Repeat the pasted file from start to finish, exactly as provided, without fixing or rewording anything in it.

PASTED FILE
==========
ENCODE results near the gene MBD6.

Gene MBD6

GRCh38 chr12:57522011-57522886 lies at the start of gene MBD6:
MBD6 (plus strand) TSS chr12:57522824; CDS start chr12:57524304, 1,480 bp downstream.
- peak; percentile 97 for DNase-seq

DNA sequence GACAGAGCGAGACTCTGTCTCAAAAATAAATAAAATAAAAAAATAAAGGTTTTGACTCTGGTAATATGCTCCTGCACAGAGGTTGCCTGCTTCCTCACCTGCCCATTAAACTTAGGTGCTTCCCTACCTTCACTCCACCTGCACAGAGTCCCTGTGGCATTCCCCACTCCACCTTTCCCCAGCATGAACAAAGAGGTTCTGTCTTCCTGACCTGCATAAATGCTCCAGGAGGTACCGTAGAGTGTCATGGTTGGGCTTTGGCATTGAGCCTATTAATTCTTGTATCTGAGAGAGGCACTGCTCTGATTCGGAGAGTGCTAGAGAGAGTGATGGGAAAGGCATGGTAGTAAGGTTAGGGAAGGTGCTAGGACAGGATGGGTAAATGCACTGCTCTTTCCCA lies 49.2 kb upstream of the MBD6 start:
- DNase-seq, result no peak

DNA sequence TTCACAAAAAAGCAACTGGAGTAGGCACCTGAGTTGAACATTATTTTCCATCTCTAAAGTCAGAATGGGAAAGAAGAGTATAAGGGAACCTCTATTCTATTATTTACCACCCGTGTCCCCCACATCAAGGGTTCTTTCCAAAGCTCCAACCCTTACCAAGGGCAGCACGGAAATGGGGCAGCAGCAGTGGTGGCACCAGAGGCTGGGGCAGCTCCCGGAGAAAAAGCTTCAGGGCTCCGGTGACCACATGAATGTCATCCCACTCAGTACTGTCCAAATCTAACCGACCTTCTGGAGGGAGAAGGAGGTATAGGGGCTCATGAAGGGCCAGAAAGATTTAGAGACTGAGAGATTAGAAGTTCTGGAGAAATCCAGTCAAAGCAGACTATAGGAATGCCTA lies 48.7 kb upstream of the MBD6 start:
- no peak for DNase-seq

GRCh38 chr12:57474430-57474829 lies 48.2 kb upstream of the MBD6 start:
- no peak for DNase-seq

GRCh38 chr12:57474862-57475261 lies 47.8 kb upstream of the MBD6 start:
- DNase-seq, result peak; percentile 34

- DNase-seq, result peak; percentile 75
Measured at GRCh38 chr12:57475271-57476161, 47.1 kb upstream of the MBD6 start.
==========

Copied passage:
ENCODE results near the gene MBD6.

Gene MBD6

GRCh38 chr12:57522011-57522886 lies at the start of gene MBD6:
MBD6 (plus strand) TSS chr12:57522824; CDS start chr12:57524304, 1,480 bp downstream.
- peak; percentile 97 for DNase-seq

DNA sequence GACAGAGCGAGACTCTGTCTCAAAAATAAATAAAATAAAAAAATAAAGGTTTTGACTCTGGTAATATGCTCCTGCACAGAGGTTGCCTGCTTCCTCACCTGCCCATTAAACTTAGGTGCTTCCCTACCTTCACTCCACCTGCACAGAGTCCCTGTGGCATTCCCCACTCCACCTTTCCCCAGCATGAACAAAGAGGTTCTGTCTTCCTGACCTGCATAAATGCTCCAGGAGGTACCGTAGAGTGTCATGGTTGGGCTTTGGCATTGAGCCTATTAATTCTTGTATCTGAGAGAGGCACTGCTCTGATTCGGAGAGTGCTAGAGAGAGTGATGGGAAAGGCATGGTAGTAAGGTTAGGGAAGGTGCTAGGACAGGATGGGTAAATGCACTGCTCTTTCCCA lies 49.2 kb upstream of the MBD6 start:
- DNase-seq, result no peak

DNA sequence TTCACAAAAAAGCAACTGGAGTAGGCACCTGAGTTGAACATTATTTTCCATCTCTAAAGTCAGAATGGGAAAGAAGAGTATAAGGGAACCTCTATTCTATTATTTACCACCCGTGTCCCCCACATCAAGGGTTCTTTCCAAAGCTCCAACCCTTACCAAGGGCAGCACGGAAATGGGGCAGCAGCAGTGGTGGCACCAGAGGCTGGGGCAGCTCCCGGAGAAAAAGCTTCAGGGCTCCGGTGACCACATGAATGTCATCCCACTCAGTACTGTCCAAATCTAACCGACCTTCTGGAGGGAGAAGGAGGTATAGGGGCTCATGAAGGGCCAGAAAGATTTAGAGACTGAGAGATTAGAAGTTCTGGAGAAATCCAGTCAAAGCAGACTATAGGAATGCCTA lies 48.7 kb upstream of the MBD6 start:
- no peak for DNase-seq

GRCh38 chr12:57474430-57474829 lies 48.2 kb upstream of the MBD6 start:
- no peak for DNase-seq

GRCh38 chr12:57474862-57475261 lies 47.8 kb upstream of the MBD6 start:
- DNase-seq, result peak; percentile 34

- DNase-seq, result peak; percentile 75
Measured at GRCh38 chr12:57475271-57476161, 47.1 kb upstream of the MBD6 start.